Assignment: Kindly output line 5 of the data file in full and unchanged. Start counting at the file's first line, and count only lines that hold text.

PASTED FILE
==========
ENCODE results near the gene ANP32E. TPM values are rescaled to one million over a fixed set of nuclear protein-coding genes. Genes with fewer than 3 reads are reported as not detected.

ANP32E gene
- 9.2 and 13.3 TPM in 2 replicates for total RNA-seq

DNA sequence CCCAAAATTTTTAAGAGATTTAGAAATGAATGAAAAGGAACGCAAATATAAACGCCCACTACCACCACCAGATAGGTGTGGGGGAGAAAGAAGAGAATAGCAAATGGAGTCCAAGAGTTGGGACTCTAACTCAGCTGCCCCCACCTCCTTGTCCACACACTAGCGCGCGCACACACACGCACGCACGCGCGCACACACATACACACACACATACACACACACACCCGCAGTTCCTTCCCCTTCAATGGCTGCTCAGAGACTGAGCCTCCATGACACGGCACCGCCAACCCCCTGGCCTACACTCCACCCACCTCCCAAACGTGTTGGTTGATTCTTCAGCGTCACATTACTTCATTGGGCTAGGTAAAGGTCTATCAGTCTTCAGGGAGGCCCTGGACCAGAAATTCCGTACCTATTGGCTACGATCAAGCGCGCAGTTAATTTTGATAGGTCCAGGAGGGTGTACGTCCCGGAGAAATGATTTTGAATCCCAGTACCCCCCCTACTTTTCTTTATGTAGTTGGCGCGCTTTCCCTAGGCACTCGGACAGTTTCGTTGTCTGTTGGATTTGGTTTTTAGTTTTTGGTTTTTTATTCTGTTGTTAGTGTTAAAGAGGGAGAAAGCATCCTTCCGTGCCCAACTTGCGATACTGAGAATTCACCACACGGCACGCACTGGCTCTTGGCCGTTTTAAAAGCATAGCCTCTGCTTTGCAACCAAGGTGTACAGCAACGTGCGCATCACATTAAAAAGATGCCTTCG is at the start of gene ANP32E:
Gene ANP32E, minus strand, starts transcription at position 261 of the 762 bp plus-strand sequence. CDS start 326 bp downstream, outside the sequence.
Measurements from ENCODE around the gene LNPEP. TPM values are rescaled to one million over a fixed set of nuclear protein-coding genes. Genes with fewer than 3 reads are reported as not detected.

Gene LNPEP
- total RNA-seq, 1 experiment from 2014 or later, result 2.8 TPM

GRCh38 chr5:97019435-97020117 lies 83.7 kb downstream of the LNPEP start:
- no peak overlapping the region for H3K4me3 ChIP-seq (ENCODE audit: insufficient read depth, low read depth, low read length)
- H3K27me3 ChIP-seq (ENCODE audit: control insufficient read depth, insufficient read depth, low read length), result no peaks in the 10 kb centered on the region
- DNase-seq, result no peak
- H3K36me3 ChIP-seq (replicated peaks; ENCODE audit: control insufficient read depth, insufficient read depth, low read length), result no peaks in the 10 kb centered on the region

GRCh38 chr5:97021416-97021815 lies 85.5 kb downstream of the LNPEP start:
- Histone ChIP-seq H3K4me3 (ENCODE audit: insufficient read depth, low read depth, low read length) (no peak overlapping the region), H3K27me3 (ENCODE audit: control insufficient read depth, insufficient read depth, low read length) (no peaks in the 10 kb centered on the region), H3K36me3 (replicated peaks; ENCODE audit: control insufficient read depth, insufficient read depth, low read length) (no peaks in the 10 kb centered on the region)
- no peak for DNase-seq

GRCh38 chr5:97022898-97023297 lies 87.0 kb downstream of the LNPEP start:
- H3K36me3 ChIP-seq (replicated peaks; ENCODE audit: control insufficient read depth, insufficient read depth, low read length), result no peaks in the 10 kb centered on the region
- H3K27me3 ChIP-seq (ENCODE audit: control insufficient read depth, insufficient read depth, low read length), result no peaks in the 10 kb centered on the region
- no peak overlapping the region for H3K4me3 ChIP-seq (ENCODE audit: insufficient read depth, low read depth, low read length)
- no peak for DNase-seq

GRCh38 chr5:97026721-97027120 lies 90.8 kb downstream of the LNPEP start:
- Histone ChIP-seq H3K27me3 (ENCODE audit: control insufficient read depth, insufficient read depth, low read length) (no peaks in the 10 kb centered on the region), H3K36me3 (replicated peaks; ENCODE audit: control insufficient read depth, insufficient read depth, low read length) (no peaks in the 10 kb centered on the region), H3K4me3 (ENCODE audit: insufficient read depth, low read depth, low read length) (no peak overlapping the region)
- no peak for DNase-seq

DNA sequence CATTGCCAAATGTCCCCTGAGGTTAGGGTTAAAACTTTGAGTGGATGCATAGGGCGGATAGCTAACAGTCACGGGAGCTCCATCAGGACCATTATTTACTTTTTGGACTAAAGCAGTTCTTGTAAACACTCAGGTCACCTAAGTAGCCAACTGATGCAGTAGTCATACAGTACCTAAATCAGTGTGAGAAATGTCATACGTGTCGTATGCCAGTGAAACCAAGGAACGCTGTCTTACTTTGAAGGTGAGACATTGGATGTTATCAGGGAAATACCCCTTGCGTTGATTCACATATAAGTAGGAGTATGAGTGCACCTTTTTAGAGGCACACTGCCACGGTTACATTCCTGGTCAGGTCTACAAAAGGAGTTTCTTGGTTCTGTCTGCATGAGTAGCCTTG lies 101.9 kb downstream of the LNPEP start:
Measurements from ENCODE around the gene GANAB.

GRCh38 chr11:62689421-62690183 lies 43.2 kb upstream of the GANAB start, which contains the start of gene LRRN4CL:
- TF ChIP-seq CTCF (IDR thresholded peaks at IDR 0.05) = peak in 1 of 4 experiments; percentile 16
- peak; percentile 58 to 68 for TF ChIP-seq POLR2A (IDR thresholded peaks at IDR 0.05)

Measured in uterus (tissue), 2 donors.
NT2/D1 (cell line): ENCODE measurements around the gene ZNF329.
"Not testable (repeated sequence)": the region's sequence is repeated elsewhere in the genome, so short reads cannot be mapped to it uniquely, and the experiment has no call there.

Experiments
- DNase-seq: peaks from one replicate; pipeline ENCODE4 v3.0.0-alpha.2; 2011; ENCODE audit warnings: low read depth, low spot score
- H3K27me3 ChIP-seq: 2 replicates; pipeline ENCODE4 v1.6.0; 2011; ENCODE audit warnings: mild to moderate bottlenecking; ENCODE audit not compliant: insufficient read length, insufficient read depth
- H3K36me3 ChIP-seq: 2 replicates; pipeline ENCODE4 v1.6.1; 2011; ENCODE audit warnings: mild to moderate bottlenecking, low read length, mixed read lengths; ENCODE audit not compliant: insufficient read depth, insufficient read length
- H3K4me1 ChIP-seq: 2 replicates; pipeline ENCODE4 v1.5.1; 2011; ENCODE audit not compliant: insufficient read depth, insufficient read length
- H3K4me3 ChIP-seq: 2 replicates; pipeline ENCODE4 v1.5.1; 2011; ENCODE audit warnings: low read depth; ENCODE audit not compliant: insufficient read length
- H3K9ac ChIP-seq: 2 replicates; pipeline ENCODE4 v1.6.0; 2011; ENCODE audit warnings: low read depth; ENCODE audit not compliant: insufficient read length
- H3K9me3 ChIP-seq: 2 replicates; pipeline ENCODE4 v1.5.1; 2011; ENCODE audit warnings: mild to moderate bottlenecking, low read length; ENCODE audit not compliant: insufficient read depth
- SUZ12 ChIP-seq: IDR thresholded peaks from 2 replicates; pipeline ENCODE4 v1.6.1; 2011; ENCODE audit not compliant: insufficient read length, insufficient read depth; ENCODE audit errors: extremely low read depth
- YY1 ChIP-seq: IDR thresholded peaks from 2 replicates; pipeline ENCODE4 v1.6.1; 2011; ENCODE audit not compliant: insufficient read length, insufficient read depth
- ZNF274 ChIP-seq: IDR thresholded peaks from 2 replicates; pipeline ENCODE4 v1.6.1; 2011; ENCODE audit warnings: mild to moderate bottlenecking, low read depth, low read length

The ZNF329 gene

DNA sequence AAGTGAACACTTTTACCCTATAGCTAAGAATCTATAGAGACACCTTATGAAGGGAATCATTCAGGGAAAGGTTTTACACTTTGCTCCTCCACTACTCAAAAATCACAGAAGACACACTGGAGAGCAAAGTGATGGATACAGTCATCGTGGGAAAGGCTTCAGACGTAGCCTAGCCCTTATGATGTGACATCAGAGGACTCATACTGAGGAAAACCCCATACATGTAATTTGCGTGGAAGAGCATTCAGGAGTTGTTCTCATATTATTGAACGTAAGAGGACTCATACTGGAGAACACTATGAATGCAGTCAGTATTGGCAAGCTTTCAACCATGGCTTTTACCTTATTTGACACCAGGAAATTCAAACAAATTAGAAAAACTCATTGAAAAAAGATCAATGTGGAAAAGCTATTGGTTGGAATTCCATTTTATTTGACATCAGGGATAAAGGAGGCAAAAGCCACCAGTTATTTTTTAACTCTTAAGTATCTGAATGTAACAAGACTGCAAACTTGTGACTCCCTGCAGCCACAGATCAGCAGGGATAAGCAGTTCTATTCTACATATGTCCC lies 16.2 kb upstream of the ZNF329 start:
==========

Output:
Gene ANP32E, minus strand, starts transcription at position 261 of the 762 bp plus-strand sequence. CDS start 326 bp downstream, outside the sequence.